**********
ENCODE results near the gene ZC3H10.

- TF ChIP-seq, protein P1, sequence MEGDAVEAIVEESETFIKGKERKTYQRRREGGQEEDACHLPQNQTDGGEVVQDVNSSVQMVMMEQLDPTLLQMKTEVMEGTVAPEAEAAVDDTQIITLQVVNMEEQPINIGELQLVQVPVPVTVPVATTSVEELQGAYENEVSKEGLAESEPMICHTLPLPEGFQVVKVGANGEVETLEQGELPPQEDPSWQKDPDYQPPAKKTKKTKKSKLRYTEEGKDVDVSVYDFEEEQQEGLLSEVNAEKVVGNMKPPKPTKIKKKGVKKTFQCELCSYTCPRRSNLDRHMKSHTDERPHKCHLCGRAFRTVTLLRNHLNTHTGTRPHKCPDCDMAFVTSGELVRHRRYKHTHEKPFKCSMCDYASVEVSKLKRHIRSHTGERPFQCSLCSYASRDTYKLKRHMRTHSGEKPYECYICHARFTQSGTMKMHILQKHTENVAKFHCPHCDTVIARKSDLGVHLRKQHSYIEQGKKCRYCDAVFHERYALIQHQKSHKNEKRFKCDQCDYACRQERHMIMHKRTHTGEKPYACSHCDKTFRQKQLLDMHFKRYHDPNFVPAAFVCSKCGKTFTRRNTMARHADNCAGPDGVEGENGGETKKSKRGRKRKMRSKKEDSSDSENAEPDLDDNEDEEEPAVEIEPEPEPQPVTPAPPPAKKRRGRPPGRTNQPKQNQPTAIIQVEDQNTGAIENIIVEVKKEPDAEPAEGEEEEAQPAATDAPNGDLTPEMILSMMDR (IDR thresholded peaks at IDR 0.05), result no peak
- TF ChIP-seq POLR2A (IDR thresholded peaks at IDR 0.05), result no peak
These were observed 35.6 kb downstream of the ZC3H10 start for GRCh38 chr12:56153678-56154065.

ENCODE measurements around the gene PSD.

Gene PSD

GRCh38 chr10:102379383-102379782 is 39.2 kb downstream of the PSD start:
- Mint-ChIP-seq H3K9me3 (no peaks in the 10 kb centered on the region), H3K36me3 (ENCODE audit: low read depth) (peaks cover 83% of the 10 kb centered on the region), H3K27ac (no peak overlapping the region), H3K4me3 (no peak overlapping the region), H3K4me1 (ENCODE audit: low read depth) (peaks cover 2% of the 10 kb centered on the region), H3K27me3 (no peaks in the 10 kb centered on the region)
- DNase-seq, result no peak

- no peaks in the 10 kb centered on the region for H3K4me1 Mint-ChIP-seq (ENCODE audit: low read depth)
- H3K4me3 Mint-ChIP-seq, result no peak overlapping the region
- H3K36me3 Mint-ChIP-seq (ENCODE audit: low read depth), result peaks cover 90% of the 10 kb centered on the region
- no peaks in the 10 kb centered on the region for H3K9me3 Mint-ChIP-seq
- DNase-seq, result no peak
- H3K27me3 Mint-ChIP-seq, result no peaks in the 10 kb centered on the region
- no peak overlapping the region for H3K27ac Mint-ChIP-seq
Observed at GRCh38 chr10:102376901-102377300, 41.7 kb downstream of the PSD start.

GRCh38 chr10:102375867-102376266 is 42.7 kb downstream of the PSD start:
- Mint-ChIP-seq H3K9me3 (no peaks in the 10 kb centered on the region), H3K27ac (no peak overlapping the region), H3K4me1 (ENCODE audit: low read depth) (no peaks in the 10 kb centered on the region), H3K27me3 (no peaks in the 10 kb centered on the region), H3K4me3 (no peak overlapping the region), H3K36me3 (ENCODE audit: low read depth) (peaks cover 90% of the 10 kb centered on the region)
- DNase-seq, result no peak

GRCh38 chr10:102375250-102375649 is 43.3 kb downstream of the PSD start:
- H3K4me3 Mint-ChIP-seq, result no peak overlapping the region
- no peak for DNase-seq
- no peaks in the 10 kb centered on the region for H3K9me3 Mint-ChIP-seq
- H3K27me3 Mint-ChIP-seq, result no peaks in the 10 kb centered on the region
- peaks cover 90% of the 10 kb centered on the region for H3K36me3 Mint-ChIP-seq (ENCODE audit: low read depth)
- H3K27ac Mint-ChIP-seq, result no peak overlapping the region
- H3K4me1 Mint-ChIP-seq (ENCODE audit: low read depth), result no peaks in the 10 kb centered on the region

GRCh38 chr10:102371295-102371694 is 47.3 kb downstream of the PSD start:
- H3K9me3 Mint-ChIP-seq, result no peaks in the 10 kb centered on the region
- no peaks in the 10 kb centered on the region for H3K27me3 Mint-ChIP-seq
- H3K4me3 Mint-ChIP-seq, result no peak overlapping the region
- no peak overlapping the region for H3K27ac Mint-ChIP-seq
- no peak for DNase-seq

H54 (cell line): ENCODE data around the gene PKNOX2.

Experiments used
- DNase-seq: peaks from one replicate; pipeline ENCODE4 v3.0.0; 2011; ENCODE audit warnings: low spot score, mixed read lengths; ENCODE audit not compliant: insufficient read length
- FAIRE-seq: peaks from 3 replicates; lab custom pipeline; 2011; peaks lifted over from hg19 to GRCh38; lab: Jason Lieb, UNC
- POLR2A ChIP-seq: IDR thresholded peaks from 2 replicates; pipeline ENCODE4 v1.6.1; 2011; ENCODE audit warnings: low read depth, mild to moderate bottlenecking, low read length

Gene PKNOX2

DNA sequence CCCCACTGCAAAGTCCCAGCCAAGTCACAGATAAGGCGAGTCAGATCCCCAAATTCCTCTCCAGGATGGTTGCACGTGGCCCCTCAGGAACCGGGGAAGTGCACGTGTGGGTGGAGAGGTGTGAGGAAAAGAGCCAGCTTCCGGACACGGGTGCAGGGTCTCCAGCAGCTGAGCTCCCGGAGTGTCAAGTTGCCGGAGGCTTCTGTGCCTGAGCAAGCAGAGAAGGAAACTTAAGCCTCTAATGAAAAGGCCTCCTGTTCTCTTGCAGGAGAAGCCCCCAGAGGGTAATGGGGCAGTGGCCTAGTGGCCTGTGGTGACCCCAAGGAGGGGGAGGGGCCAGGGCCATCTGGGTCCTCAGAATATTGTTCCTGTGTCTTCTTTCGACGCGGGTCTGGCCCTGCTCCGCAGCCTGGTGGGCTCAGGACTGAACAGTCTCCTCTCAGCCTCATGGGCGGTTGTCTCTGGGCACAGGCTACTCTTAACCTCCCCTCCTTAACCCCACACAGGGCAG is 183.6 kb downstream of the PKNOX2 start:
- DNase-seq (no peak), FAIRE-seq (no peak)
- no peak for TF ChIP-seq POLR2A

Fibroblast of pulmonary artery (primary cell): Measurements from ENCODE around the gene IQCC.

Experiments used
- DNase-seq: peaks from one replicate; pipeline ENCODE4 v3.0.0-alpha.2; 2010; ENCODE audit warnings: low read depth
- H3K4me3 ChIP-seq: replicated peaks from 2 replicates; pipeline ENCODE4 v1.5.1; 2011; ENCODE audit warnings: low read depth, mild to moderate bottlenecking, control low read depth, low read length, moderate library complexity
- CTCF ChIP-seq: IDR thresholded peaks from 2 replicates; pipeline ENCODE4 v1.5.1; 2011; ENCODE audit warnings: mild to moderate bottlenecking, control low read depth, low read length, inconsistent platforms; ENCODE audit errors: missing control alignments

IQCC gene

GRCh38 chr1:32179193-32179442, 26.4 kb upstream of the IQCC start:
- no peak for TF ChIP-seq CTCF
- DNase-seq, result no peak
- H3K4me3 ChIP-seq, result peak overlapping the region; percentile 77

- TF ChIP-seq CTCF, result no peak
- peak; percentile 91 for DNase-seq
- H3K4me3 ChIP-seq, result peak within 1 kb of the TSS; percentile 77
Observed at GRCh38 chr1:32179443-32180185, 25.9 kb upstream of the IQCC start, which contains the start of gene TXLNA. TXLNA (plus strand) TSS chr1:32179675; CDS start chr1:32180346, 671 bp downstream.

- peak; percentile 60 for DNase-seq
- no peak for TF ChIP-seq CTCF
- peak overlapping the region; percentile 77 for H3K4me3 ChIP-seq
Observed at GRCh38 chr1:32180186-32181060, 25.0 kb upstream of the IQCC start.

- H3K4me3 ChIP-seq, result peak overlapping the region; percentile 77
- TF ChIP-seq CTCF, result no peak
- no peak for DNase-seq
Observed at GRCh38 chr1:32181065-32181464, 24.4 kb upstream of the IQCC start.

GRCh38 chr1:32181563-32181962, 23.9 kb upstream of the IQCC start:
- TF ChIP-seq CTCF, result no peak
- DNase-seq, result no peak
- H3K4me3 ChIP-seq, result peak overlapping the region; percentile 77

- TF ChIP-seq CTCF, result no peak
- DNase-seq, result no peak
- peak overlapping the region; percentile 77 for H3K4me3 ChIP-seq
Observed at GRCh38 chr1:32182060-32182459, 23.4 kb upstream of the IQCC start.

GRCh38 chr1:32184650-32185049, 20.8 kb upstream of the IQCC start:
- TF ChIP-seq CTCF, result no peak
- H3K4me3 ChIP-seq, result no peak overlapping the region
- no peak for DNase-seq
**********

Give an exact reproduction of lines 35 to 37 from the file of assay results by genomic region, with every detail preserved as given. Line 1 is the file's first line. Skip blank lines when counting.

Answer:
H54 (cell line): ENCODE data around the gene PKNOX2.

Experiments used
- DNase-seq: peaks from one replicate; pipeline ENCODE4 v3.0.0; 2011; ENCODE audit warnings: low spot score, mixed read lengths; ENCODE audit not compliant: insufficient read length